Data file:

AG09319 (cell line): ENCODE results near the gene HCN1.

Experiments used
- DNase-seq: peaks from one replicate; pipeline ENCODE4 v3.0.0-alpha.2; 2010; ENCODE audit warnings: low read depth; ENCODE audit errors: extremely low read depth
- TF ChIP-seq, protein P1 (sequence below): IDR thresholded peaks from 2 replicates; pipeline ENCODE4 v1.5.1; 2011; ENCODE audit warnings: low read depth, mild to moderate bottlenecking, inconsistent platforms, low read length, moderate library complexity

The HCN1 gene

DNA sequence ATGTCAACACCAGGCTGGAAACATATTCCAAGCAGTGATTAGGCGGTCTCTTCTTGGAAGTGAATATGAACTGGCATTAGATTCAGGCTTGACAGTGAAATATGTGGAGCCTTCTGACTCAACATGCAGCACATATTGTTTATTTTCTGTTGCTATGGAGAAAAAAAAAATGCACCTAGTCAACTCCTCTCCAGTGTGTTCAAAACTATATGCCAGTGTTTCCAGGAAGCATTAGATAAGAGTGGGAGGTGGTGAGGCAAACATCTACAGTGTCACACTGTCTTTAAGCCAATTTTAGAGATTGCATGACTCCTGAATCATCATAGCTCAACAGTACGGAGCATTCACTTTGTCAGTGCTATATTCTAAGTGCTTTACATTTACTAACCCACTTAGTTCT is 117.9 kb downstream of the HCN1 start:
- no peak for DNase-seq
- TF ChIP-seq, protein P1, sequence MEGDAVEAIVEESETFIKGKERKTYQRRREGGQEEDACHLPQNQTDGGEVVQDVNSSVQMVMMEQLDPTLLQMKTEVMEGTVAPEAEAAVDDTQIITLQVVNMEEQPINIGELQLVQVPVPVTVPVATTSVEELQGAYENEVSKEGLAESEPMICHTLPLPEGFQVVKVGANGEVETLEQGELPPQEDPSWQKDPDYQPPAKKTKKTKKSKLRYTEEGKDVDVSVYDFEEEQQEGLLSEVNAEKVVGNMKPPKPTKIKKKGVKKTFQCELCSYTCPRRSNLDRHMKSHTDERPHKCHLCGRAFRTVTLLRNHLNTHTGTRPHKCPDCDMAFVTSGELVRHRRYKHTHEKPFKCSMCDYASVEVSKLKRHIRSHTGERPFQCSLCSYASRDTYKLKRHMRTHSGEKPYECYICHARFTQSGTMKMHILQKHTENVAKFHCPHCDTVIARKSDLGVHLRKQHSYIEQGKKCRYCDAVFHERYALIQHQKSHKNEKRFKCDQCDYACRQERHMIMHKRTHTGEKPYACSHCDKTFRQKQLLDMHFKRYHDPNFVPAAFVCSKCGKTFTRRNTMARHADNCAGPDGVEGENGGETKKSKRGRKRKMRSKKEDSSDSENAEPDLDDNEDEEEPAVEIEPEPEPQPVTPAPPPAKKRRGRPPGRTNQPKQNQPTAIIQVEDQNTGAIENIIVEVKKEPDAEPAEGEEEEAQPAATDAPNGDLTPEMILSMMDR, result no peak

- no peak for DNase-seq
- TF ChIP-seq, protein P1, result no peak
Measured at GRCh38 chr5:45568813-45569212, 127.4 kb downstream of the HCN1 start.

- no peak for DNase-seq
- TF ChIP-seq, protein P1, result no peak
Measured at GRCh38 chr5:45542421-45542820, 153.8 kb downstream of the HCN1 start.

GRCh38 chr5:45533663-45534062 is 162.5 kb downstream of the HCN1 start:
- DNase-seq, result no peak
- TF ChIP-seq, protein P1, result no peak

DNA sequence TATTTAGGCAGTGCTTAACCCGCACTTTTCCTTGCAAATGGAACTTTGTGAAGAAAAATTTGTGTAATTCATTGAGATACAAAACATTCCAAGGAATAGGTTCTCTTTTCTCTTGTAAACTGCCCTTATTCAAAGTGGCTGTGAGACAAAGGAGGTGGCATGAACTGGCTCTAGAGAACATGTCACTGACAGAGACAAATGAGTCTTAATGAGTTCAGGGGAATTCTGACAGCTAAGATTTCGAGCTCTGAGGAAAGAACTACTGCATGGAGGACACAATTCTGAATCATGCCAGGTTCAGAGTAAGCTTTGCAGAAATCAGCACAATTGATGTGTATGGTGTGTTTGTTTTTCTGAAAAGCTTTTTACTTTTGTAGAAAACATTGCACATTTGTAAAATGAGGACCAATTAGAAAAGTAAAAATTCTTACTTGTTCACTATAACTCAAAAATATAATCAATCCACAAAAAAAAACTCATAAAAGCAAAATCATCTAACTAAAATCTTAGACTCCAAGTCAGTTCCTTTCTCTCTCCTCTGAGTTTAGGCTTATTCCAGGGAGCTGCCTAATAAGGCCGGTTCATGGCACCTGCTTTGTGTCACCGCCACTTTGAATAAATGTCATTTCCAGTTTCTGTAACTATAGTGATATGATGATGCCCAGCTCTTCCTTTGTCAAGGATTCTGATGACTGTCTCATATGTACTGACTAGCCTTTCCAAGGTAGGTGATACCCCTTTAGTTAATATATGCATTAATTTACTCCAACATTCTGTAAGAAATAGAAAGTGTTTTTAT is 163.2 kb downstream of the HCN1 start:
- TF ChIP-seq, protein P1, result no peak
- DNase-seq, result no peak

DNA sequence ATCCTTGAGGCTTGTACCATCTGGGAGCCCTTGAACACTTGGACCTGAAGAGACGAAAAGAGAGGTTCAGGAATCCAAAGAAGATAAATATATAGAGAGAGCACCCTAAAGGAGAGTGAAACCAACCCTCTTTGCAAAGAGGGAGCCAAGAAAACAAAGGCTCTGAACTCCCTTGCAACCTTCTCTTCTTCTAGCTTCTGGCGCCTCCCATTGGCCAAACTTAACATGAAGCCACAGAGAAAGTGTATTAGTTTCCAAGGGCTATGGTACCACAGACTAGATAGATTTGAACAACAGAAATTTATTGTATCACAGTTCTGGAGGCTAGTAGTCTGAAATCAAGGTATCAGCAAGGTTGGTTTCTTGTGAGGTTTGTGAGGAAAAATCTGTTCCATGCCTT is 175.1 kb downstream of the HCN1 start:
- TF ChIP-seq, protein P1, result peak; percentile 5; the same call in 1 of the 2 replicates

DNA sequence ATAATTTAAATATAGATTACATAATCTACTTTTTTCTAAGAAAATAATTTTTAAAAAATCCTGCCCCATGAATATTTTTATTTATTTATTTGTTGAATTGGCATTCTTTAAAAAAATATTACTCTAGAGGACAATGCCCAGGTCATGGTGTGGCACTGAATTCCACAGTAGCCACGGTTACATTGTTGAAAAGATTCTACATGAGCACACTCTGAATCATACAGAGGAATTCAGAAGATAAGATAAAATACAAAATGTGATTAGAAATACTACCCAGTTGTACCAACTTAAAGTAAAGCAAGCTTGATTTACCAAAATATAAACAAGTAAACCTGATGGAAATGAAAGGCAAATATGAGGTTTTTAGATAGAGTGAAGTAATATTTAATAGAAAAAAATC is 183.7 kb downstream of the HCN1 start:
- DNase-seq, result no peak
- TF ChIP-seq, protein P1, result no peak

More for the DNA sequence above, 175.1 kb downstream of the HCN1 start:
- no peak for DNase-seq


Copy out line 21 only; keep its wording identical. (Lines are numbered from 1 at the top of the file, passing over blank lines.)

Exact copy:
DNA sequence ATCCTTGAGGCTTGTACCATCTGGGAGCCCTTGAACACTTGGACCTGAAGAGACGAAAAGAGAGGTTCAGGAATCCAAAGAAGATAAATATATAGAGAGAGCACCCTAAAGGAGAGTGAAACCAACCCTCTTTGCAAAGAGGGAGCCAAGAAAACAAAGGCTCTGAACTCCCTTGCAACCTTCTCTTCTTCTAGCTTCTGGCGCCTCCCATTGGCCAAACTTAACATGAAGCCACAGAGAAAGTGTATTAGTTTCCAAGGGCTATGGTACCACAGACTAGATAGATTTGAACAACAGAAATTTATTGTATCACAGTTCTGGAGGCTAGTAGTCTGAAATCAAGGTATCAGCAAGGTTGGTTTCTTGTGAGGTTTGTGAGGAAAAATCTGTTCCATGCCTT is 175.1 kb downstream of the HCN1 start: